There are different rights and obligations that arise for both the employer and employee at the time of ending the employment. We can advise clients on the rules and regulations regarding dismissal, notice and final pay so that clients can know their options. There are also various rights and obligations when a job is made redundant or when a business is bankrupt.

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工作场所与雇佣

Unfair dismissal - immediate termination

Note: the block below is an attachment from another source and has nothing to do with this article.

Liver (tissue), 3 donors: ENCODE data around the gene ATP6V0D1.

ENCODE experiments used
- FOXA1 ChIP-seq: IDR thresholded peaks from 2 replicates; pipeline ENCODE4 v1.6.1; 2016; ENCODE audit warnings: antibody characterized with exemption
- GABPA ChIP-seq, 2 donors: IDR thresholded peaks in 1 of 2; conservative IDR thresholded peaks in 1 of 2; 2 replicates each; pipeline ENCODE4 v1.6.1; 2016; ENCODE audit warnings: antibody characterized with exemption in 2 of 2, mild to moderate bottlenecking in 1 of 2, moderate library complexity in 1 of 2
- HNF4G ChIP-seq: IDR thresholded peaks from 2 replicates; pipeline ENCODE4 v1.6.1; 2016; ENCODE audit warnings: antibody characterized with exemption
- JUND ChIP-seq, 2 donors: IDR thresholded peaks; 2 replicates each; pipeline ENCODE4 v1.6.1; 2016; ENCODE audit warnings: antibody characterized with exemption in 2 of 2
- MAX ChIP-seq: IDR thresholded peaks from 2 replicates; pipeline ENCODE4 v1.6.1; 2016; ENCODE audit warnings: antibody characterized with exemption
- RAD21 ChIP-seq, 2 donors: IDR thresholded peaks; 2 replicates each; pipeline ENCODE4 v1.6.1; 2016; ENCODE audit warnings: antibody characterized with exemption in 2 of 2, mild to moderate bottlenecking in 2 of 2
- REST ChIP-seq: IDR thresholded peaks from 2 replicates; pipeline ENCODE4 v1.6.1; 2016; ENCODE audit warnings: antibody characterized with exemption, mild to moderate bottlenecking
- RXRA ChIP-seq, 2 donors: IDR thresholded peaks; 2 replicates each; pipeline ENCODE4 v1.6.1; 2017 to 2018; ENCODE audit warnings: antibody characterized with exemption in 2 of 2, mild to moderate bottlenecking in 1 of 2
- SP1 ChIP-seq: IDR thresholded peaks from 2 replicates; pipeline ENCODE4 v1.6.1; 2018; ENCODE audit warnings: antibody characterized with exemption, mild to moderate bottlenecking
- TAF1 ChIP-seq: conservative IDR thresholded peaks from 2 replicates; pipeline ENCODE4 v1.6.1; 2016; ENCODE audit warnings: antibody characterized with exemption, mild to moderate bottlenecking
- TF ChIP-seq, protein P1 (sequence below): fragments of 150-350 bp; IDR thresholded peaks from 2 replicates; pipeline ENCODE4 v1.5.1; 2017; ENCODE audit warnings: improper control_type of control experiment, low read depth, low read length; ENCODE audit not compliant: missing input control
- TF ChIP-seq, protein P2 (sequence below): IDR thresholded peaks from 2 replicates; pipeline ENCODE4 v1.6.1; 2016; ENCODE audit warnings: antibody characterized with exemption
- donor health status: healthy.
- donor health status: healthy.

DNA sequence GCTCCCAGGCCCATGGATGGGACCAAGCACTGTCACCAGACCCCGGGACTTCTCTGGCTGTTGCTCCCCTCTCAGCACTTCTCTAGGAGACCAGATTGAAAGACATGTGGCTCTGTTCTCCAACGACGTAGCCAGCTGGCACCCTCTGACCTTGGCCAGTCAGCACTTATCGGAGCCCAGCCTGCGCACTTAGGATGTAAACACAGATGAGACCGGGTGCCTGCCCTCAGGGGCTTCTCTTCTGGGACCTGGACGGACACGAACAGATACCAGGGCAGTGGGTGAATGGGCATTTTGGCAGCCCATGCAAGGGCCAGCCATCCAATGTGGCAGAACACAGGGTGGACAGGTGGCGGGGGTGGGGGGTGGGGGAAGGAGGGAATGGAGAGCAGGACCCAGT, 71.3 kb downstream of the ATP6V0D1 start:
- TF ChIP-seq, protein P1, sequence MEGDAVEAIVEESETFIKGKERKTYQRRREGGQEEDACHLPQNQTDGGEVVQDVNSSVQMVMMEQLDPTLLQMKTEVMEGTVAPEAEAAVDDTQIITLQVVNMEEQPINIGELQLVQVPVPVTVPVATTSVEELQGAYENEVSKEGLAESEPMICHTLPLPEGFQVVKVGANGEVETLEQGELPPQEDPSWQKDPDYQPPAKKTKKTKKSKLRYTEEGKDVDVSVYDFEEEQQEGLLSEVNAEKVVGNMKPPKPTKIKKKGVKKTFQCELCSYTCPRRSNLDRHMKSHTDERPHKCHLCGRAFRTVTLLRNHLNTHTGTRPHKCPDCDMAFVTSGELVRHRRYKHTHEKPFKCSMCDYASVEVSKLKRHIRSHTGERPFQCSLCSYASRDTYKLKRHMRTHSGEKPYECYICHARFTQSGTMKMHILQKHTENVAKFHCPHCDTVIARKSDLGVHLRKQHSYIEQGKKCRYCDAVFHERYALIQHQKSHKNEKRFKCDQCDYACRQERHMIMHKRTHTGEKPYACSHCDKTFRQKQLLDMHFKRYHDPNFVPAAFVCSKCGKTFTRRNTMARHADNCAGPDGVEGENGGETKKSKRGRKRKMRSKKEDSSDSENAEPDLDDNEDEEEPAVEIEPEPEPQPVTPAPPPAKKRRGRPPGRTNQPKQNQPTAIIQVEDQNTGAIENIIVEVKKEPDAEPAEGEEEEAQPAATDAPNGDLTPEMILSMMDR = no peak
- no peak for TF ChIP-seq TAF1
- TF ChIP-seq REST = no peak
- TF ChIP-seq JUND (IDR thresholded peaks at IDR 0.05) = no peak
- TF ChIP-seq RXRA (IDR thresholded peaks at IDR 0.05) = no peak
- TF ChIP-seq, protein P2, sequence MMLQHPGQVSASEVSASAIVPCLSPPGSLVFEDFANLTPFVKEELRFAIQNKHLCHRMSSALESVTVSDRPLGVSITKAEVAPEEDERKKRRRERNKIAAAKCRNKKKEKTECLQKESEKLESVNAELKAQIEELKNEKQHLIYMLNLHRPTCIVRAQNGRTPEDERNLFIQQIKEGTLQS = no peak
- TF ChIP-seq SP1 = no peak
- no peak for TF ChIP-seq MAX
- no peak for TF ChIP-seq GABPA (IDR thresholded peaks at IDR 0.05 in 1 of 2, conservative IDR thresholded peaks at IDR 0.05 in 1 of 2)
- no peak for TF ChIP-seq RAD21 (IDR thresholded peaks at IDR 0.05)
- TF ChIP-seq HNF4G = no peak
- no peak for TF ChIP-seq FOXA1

Q: I worked as a waiter at a restaurant for about two years. Yesterday, my employer suddenly said, "did you steal cash from the cash register last night? Surveillance cameras also caught you. You are fired. Get out now." I was fired without being given any opportunity to explain my situation. Is this an unfair dismissal? (a waiter, 25 year old male)   A: In principle, if an employee commits a serious misconduct in connection with his or her job, the employer can dismiss the employee immediately without notice. However, it is sometimes difficult to determine what action would result in an immediate dismissal. Often issues arise whether there is evidence proving the serious misconduct, and for that reason, an employee sues for unfair dismissal. Such theft is a “Serious Misconduct” under the employment law, which can be justified as a reason for immediate dismissal. However, if the employee was falsely accused and fired unilaterally without being given the opportunity for clarification, this would likely be an unfair dismissal. In this case, the employer should show the CCTV footage to the employee, and gives the opportunity to explain its reasons. Once the theft is confirmed, then they need to decide to terminate their employment contract. Furthermore, "Serious Misconduct" includes not only theft and embezzlement, but also fraud, violence in the workplace, drunkenness, use of illegal drugs, violation of work regulations, conducts that threaten the safety of the workplace and that significantly impairs the productivity and reputation of the company. There are cases held to be serious misconducts where an employee sent emails with abusive words to their colleagues and business partners. However, if your company is a “Small Business” with less than 15 employees, Australian employment law provides a provision that will make it easier to terminate their employment contract. The same is true of the immediate dismissal of an employee due to a serious misconduct. It is presumed that for a small business, a serious misconduct has been committed if there is a sufficient suspicion as to an illegal conduct of an employee. There is a case that discussed whether an employer sufficiently investigated the serious misconduct and whether an employee was given a reasonable opportunity to explain its situation. In that case, the court held that it was not a unfair dismissal on the ground that a small business is not required to investigate an employee’s conduct as if other big company, when an employee was fired for suspicion of serious misconduct Moreover, in cases where an employee who was taken to a hospital was dismissed due to excessive use of illegal drugs outside of working hours, despite such dismissal being normally unfair, that was justified because of its small business status. In the current case, if the restaurant is a small business and the surveillance camera footage satisfies “sufficient suspicion”, it is likely that an immediate dismissal be justified.